Only the bad times are good for pharma

May 28, 2009

The one good thing about a potential global pandemic is that it puts drugmakers in an extremely favourable light. Even if the dangers of swine flu are not as dire as first thought, it is comforting to know agents like Tamiflu and Relenza exist and that governments around the world are buying them.

Pharmaceutical situations where everyone is happy are rare. Companies hitherto seen as money-grabbing and disease-mongering are suddenly acknowledged as saviours, using their expertise to protect the public from unknown and possibly fatal threats. Scientists go into over-drive, manufacturing capacity is notched up a few gears, distributors are busy, shareholders are cockahoop. The only people sidelined are those in marketing because when something is really needed it doesn't need selling.

In that scenario is a painfully simple truth: that what people want from the pharmaceutical industry is products that don't need selling. People want things that work. And what is true for vaccines against viruses the human world has never seen is true for all pharmaceuticals. People want things that make them better. They don't want to pay for them. They don't want side-effects. Ideally, they don't even want to know they are taking them. The bottom line is they don't really want to acknowledge they need them.

This widespread blindness to the fact that people do age, get sick and, heaven forbid, die, has far-reaching consequences for the industry. It puts enormous pressure on governments and insurance companies to pay truly astronomical monopoly prices to give people suffering from cancer a few weeks, perhaps months, of life. These premium prices accelerate the innovation mill to the extent there are now 861 new cancer drugs and vaccines in human trials or awaiting approval by the FDA. Whether those governments and insurance companies are able to pay for the products that are approved remains to be seen.

On another level, this quest to be fixed, whatever the cost, can be seen in nurses being employed to text overweight patients on their mobile phones to remind them to take their obesity pills. Or in the UK's NHS providing smokers with alternative means of maintaining their nicotine addiction in patches and chewing gum at prices that are set in line with tobacco and it's associated high taxes to help people stop people smoking in the first place.

Because people so much want to be made better, the distribution of healthcare resources is highly illogical. Palliative care workers and cancer surgeons would love just a fraction of the money that is poured into cancer drugs. And just about anyone would benefit from the healthcare resources spent urging people to take pills to help them lose weight (one would think they could do this for themselves), or maintain a nicotine habit that allows people to continue puffing in private and chewing in public.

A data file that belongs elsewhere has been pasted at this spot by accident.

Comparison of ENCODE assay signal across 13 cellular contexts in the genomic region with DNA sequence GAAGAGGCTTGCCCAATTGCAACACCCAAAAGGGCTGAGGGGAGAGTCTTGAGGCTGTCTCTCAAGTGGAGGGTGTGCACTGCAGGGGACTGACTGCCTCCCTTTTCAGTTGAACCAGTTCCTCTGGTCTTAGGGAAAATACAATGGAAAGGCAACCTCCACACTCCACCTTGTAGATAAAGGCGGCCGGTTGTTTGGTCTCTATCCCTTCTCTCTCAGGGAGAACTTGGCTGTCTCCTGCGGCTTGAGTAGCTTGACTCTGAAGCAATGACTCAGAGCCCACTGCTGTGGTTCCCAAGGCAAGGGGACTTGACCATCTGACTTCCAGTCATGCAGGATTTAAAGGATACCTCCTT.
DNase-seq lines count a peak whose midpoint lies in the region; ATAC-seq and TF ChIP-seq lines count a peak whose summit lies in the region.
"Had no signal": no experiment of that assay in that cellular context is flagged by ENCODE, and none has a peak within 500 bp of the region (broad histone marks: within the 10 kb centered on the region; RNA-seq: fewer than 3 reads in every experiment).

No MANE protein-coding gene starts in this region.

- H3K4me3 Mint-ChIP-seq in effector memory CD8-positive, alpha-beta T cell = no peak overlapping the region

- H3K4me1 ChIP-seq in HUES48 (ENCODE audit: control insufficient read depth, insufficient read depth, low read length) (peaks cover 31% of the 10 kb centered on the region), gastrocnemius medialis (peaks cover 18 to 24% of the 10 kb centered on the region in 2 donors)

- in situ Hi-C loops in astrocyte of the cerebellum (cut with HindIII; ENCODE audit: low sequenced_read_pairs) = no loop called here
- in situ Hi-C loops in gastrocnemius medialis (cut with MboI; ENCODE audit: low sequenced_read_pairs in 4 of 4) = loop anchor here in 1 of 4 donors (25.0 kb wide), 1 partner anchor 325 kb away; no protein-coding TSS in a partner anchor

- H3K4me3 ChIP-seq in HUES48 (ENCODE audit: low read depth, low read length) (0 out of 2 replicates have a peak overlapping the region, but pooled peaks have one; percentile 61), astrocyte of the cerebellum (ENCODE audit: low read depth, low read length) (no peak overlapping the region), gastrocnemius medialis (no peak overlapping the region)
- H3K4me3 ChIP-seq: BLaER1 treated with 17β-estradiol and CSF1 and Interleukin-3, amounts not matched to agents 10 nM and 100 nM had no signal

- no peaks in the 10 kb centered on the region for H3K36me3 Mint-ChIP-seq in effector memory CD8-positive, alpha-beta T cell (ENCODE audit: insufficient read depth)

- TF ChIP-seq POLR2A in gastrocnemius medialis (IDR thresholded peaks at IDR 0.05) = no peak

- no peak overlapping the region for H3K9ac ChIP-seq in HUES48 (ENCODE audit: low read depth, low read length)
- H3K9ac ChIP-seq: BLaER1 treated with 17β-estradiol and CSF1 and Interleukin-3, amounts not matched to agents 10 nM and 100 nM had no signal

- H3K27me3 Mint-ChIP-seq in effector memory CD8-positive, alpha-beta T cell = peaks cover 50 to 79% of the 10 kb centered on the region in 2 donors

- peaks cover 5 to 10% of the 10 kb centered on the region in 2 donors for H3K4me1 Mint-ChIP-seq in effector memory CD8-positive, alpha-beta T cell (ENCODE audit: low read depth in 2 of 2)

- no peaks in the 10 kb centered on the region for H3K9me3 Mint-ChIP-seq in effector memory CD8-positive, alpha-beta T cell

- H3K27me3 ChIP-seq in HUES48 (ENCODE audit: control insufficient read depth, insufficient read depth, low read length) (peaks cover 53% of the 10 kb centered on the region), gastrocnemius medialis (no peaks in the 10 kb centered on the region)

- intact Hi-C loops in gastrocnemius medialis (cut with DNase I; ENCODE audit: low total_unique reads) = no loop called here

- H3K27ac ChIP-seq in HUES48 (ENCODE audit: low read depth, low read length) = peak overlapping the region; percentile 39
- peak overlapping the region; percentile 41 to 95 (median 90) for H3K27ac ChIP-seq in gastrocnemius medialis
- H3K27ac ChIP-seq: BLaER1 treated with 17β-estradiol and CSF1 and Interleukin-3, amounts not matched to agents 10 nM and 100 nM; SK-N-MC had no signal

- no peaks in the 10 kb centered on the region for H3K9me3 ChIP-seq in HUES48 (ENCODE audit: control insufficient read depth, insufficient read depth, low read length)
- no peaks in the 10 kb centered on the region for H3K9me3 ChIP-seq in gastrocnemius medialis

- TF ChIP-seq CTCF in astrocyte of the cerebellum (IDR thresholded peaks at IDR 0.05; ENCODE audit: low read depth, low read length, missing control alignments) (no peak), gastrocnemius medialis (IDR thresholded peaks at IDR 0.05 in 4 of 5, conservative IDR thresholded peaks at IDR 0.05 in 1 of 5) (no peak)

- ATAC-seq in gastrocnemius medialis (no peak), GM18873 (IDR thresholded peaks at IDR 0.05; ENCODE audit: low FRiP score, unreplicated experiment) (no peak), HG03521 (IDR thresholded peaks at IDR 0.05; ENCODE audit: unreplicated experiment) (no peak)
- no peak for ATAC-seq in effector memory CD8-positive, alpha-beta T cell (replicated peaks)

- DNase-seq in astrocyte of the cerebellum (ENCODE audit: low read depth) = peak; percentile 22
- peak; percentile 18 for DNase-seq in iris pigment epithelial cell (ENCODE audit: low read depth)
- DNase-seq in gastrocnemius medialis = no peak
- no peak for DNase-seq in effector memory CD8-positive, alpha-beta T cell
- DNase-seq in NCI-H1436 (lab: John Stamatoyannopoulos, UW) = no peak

Not only are they illogical but some think they are also not fair. In a recent CNN interview former US president Bill Clinton was not the first to point out that US drug prices are significantly higher than anywhere else. "At our AIDS clinic down the street here in Harlem, the taxpayers pay $10,000 a year to treat people with the big pharmaceutical companies' AIDS medicine," he said. "That medicine costs about $3,500 a year in Canada and Europe, countries with per capita incomes as high as America."

As the US grapples with how to absorb no less than 46 million uninsured Americans into state-funded programmes, different conclusions are drawn from the fact that everyone else pays lower prices than they do. Some, for example, insist it is because no-one else (except New Zealanders) can advertise direct to consumers; others think that everyone else freeloads on the back of Americans, who pay the lion's share of R&D costs. What no-one mentions is the propensity of a culture to take medicine and, with that, all the implications about how responsible people are for their individual health, how much they want to be fixed, and what they will allow (television advertising, for example) to make that fix as widely available as possible.

Cultural factors also go some way to explaining how the World Health Organisation can show Cubans and Americans expecting to live roughly the same number of healthy life-years while the former pay just over $225 a year for their healthcare and the latter more than $5,000.

Cultural or lifestyle factors are hard for healthcare systems to deal with, because, as said, people, generally speaking, just want to be made better as imperceptively as possible with products that work, that don't need advertising, that don't cost an arm and a leg and don't draw attention to the fact they are ill, fat, old, dying or any other condition they don't want to face up to and properly acknowledge. Which is why, in the normal course of events, they only view the industry positively when something like a global pandemic looms on the horizon.

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